Lenovo IdeaCentre A320 – Incredible Looks, Mediocre PerformanceDesktops — on September 27, 2011 at 11:59 pm | Comment Now
The modern AIO (All-in-one) desktop PCs are incredible space saver if you won’t want huge boxes taking all your desk real estate. The all new Lenovo Ideacentre A320 that we are covering here is one of the fashionable PCs that we’ve had in our lab.
The Lenovo Ideacentre A320 has a lustrous white cease and the chrome trim about the boundaries of the 21.5 in screen gives the A320 incredibly stunning looks. It should be noted that the A320 isn’t a touchscreen model and hence the device must be controlled using the keyboard and mouse supplied with it.
The slim stand of the Lenovo Ideacentre A320 has the dispensation unit, all the exterior connectors and at the same time the power hole for all the exteriors small mains adapter ‘element’. There also is a vigorous pillar supporting the monitor at the back right end side of the stand, and it allows the screen to pivot vertically and horizontally a little bit, but we would say that it was a tad tough to adjust.
The Lenovo Ideacentre A320 has a 750 GB hard disk and an Core i3 processor of Intel with 4GB RAM. The graphics of the system are taken care by an included HD 3000 chip of Intel, which wasn’t all that good and wasn’t all that smooth in running games and videos with demanding graphic requirement.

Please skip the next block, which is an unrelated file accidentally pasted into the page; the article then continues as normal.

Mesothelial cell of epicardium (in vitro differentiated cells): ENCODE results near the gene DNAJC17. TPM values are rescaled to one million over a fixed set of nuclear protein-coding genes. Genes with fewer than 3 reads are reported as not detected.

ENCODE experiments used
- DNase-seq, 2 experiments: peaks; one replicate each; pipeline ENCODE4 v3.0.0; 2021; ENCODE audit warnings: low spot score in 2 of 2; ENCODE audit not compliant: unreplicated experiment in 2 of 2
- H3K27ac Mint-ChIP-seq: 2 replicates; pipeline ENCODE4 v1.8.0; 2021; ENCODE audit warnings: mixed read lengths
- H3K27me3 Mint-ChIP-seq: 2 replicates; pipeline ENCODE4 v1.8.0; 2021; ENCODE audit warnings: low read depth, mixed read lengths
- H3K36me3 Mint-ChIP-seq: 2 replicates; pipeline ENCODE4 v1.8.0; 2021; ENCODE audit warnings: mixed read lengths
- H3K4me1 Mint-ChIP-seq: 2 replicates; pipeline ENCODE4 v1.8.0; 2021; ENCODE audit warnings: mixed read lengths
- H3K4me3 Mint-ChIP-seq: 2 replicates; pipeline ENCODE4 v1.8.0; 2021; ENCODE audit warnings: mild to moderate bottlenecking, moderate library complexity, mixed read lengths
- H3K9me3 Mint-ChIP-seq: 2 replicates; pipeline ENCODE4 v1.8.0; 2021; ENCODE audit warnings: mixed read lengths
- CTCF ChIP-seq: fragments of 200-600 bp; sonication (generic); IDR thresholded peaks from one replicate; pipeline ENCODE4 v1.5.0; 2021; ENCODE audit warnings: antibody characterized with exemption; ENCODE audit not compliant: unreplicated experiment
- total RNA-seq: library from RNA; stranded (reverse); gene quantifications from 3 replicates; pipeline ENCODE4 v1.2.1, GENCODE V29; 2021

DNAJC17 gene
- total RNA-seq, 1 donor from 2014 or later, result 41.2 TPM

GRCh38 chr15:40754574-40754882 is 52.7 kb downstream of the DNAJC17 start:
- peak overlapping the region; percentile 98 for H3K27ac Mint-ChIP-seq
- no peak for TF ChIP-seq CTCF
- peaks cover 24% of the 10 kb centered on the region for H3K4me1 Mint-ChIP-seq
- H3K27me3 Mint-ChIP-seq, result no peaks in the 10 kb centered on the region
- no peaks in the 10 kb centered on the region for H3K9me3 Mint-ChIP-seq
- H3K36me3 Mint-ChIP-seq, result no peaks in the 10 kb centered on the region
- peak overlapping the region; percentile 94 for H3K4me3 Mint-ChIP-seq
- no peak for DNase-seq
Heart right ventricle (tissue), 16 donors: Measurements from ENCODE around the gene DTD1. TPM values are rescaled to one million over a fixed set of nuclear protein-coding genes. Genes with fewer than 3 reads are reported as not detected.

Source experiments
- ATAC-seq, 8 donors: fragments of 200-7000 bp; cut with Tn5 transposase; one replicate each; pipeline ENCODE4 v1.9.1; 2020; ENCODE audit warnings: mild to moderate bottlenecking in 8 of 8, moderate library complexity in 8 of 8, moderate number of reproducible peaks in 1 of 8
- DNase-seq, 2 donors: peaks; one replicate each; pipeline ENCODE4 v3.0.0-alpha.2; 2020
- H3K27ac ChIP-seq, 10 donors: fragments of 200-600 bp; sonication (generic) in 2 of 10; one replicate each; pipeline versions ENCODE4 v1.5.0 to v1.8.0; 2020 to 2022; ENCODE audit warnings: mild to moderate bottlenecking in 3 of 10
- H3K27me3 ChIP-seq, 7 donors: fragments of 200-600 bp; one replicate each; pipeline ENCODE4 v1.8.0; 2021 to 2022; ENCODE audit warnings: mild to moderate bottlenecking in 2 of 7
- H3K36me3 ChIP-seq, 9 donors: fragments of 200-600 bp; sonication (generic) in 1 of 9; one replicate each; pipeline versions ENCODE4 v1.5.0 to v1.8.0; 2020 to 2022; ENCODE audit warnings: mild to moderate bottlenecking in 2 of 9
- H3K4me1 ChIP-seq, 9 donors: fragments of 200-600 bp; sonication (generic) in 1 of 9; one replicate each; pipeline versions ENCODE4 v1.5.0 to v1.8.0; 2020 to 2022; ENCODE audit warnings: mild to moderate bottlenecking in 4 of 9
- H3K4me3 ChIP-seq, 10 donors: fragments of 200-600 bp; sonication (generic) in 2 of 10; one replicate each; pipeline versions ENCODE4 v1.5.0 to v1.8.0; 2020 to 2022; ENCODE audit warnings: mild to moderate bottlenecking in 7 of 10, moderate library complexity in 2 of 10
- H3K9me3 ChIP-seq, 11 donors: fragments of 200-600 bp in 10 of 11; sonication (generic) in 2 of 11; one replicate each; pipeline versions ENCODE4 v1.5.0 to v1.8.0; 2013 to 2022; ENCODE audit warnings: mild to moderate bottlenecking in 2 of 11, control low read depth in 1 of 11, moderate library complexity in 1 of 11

All the connectors for the system are positioned at the rear end and left rim of the bottom, including a strange HDMI input docks, this lets you to plug in a Blue-ray player or a gaming console to view on the screen. The system also has an HDMI output signal for connecting a second monitor or a TV.
The system has touch-sensitive screen controls for selecting an input and adjusting the brightness. The Sound performance for the system was pretty disappointing.
The Lenovo Ideacentre A320 is shipped with nice Bluetooth mouse and keyboard, but the keyboard for the system makes use of a laptop outline with an Fn key to select some symbols. There also is an inherent TV tuner having remote control and an external aerial connector.
The Lenovo Ideacentre A320 has 4 USB ports out of which the two makes use of the quick USB3 standard but unluckily the remote control adapter and matching outer DVD writer that comes with the system takes 3 of the USB sockets. There also is the customary microphone and headphone sockets and a memory card reader.
The Lenovo IdeaCentre A320 connects to all the wireless and wired networks, and in addition with Windows 7 operating system, the Lenovo also offers a wide range of useful maintenance and disaster recovery software, but there isn’t any office software.
The Lenovo IdeaCentre A320 also has been given some gimmicky touch such as a tool which makes use of the webcam to figure out whether you are sitting too more or less closer to the screen or not. The small white webcam action light is poorly set at eye level, although, and was putting-off.
Finally we would say that the Lenovo IdeaCentre A320 has incredible looks, but delivers significant poor performance than the similarly priced models such as the Apple iMac hand hence its worth considering in case you want a PC which looks a tad different.